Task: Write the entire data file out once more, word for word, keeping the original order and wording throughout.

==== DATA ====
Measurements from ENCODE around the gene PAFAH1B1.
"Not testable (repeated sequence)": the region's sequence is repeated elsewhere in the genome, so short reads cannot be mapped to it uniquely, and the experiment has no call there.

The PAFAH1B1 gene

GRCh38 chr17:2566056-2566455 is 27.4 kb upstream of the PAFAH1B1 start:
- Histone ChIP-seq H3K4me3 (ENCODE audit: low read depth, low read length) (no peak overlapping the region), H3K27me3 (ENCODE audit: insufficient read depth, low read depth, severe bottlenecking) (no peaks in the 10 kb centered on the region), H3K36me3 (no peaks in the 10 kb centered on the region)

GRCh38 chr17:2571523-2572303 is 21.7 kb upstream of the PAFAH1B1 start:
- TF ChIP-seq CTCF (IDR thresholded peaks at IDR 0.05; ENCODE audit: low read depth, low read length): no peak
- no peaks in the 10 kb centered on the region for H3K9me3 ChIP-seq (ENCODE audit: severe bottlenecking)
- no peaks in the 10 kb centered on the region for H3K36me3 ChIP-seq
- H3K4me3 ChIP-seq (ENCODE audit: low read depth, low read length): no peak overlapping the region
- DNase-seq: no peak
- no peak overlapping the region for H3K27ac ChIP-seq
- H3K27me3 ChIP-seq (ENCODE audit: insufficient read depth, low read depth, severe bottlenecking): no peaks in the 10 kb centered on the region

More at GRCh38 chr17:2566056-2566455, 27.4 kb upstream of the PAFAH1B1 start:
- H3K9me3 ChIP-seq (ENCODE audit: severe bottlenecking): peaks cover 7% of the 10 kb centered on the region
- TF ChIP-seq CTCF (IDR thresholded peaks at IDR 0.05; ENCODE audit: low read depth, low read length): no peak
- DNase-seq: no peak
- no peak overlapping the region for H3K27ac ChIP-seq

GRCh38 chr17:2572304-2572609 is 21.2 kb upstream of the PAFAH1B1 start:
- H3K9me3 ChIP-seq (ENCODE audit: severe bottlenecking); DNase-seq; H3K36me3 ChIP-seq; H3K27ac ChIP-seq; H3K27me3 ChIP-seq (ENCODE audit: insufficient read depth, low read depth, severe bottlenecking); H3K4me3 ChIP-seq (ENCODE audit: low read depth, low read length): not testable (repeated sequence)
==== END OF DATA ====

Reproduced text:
Measurements from ENCODE around the gene PAFAH1B1.
"Not testable (repeated sequence)": the region's sequence is repeated elsewhere in the genome, so short reads cannot be mapped to it uniquely, and the experiment has no call there.

The PAFAH1B1 gene

GRCh38 chr17:2566056-2566455 is 27.4 kb upstream of the PAFAH1B1 start:
- Histone ChIP-seq H3K4me3 (ENCODE audit: low read depth, low read length) (no peak overlapping the region), H3K27me3 (ENCODE audit: insufficient read depth, low read depth, severe bottlenecking) (no peaks in the 10 kb centered on the region), H3K36me3 (no peaks in the 10 kb centered on the region)

GRCh38 chr17:2571523-2572303 is 21.7 kb upstream of the PAFAH1B1 start:
- TF ChIP-seq CTCF (IDR thresholded peaks at IDR 0.05; ENCODE audit: low read depth, low read length): no peak
- no peaks in the 10 kb centered on the region for H3K9me3 ChIP-seq (ENCODE audit: severe bottlenecking)
- no peaks in the 10 kb centered on the region for H3K36me3 ChIP-seq
- H3K4me3 ChIP-seq (ENCODE audit: low read depth, low read length): no peak overlapping the region
- DNase-seq: no peak
- no peak overlapping the region for H3K27ac ChIP-seq
- H3K27me3 ChIP-seq (ENCODE audit: insufficient read depth, low read depth, severe bottlenecking): no peaks in the 10 kb centered on the region

More at GRCh38 chr17:2566056-2566455, 27.4 kb upstream of the PAFAH1B1 start:
- H3K9me3 ChIP-seq (ENCODE audit: severe bottlenecking): peaks cover 7% of the 10 kb centered on the region
- TF ChIP-seq CTCF (IDR thresholded peaks at IDR 0.05; ENCODE audit: low read depth, low read length): no peak
- DNase-seq: no peak
- no peak overlapping the region for H3K27ac ChIP-seq

GRCh38 chr17:2572304-2572609 is 21.2 kb upstream of the PAFAH1B1 start:
- H3K9me3 ChIP-seq (ENCODE audit: severe bottlenecking); DNase-seq; H3K36me3 ChIP-seq; H3K27ac ChIP-seq; H3K27me3 ChIP-seq (ENCODE audit: insufficient read depth, low read depth, severe bottlenecking); H3K4me3 ChIP-seq (ENCODE audit: low read depth, low read length): not testable (repeated sequence)